Like other Lutherans attending St. Christopher’s Episcopal Church in Big Sky, Mont., Ruby Delzer felt at home in the warm and welcoming congregation.
Even so, Ruby missed the Lutheran liturgy, hymns and other traditions she had grown to love throughout her 82 years.
She and her husband, Ralph, had retired to the small resort community in 1988 from her native Minnesota. Since 1996, St. Christopher’s had offered the Delzers and other ELCA Lutherans with the only mainline Protestant worship option in Big Sky.
As the small congregation grew, Ruby began to notice that nearly half of the worshipers in attendance on any given Sunday were also Lutherans.
Leslie Piercy, an Episcopalian member of the congregation, had made the same observation. She thought it was time to give a voice to Lutherans like Ruby, who were faithfully attending and financially supporting St. Christopher’s.
Together they inspired the congregation to embark on a journey toward a new understanding of how ELCA Lutherans and Episcopalians might fully share ministry together.
A vision for a new ecumenical partnership
In December 2007, St. Christopher’s became All Saints in Big Sky, a union congregation of the Episcopal Church and the ELCA.
The Episcopal Church and the ELCA have been full communion partners since the Episcopal Church took its final action on the recommendation in 2000.
A full communion partnership is not a merger. Rather, it’s a relationship between two churches based on a common understanding of the Christian faith and a mutual recognition of baptism and sharing of the Lord’s Supper. The two denominations may jointly worship and may exchange or share clergy, as with All Saints in Big Sky.
As a union congregation, All Saints includes an incorporated All Saints ELCA Lutheran congregation and an incorporated All Saints Episcopal congregation. The union congregation model has a different legal structure than a federated model, which simply delves two denominations into one incorporated congregation.
“We agreed on the union model because it preserves the Episcopal congregation that was here in the beginning as an entity,” explains Patrick Miller, congregation council president and member of the Big Sky Chapel board of directors.
Through the arrangement, All Saints continues to have an Episcopal vestry and council and a joint council oversees both groups. The congregation’s confirmation program uses both ELCA and Episcopal resources, and worship services alternate between the denominations’ two liturgies.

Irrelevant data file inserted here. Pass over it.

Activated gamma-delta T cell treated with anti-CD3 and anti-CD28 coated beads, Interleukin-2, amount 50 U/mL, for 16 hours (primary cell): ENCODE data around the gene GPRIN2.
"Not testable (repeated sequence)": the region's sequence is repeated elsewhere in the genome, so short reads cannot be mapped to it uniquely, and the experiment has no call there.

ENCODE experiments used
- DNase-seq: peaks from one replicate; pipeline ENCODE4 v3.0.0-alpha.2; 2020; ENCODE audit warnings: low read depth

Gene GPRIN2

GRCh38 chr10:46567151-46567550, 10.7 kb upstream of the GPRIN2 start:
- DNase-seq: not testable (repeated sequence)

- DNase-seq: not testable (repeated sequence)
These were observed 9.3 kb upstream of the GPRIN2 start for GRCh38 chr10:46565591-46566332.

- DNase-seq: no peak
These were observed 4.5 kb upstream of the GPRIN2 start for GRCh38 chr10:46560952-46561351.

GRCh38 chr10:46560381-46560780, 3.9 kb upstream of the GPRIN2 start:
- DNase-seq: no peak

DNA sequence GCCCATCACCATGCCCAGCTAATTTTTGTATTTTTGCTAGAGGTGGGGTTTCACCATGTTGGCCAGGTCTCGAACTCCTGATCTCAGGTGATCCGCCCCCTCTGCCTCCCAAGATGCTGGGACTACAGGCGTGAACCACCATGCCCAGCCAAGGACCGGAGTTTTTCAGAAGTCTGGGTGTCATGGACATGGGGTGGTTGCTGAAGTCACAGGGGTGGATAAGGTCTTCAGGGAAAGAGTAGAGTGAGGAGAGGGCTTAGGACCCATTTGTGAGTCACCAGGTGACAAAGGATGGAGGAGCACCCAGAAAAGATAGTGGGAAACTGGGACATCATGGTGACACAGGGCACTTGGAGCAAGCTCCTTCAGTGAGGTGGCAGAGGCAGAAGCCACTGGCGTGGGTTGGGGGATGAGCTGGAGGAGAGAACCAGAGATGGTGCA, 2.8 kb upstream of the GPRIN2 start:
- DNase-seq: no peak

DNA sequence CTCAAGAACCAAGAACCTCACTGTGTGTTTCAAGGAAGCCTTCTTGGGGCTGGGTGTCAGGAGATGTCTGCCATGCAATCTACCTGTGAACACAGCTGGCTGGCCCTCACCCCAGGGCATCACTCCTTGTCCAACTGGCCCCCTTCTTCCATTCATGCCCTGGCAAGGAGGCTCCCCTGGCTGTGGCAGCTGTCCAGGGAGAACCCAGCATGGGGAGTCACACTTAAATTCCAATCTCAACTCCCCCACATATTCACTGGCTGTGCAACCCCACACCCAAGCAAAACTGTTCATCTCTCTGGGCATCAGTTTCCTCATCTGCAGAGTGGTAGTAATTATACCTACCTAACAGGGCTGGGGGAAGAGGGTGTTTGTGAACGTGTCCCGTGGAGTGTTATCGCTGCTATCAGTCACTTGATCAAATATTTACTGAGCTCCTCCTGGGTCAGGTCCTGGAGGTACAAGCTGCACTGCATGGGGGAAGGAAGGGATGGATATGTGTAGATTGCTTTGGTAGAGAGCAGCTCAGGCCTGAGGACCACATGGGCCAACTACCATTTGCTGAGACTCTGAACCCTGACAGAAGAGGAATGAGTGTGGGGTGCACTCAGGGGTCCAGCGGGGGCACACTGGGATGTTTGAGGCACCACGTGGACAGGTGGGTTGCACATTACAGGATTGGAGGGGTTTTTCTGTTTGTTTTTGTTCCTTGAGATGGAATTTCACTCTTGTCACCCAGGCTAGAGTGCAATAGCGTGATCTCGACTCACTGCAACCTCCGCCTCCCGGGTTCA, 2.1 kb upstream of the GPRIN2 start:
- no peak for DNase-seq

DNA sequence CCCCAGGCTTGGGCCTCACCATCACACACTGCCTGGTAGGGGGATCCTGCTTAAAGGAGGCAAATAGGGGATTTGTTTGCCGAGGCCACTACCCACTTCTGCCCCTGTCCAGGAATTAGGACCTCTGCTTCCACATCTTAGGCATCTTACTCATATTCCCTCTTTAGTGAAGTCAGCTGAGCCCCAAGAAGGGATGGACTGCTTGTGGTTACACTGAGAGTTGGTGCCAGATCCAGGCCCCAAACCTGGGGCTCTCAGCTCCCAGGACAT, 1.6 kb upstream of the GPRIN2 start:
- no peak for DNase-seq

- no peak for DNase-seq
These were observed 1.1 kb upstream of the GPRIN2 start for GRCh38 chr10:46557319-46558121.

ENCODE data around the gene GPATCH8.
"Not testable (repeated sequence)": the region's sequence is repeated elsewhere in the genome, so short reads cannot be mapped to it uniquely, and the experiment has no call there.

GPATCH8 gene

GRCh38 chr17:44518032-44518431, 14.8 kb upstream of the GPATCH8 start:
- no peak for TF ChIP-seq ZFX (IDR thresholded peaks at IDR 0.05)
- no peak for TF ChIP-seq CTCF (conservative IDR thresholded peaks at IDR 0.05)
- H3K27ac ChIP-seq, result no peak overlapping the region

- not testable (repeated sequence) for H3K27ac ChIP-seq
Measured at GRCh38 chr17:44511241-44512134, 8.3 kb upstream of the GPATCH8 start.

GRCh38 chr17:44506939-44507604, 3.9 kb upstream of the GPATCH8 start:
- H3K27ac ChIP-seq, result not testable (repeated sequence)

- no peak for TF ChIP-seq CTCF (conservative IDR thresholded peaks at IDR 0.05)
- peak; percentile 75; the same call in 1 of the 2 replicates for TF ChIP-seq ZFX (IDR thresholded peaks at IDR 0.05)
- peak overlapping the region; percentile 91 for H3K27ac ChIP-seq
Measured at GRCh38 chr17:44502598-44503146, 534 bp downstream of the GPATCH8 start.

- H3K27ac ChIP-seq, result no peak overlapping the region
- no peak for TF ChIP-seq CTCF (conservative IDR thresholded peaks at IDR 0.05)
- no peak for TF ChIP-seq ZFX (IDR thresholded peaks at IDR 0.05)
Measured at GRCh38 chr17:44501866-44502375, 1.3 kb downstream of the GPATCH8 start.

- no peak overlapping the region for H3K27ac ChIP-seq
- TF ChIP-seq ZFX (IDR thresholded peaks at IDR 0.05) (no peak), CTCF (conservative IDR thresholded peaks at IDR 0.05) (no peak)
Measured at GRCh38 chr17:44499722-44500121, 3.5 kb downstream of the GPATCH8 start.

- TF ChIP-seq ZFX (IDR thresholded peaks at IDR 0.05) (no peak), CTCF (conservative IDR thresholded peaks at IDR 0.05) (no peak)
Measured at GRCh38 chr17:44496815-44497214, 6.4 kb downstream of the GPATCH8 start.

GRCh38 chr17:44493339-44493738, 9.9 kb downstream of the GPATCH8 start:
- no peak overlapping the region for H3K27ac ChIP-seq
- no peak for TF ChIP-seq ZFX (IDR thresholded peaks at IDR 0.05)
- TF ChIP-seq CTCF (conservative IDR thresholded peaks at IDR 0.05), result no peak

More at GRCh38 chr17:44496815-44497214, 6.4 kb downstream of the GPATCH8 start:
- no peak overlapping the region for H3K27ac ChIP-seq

“People here just love the fact that we are working together,” says Darius Larsen, an ELCA pastor who was called to All Saints as its first pastor-priest in 2008.
“Most don’t care if we do an Episcopal liturgy or an ELCA liturgy. They are just glad that we are doing something together.
“We basically believe — and we are modeling it — that we are stronger together than apart,” Darius adds.
All Saints is also a welcoming place for Methodists, Presbyterians and other mainline Protestants vacationing in the resort community, known for seasonal sports and its gorgeous expanse of sky atop towering mountain peaks.
As attendance and ministry continue to grow at the congregation, so does financial support, with pledged giving increasing by 83 percent in 2007, according to Miller.
“Suddenly we had a pastor and programs and other ministries we wanted to do,” he says. “So people have stepped up.”
An affordable model for new congregations
All Saints shares a beautifully rustic worship space called Big Sky Chapel with a Roman Catholic parish and an evangelical Christian fellowship.
Prior to the construction of Big Sky Chapel, there was no permanent place of worship in the community. Worship services took place in resort conference rooms and other meeting places in the community.
Through an intensive fund-raising campaign and a generous gift of land donated by a local ski resort, Big Sky Chapel was dedicated, debt-free, on Mother’s Day in 1999.
The Chapel is a separate corporation, not under joint ownership of the three congregations, and is managed by a board of directors. An endowment fund pays for maintenance on the building and land; the board raises additional revenue by renting the Chapel out for weddings and other functions.
Big Sky Chapel provides a great economical model for new-start congregations, Darius says, as each congregation pays a nominal rental fee to use it.
“It makes sense, first and foremost, to get a coalition of churches to build something together,” he observes.
Today, Ruby continues to stay active at the congregation now called All Saints. She serves coffee on Sundays, reads scripture during worship and sings in the choir.
“I feel so blessed by everything that has happened,” she says. “Now with the Episcopalians and Lutherans doing everything together, I feel very happy and satisfied.”
And Leslie feels “extremely proud” of what she and her fellow parishioners — Episcopalian and Lutheran — have accomplished together.
“I knew it was going to be wonderful and it is,” she says.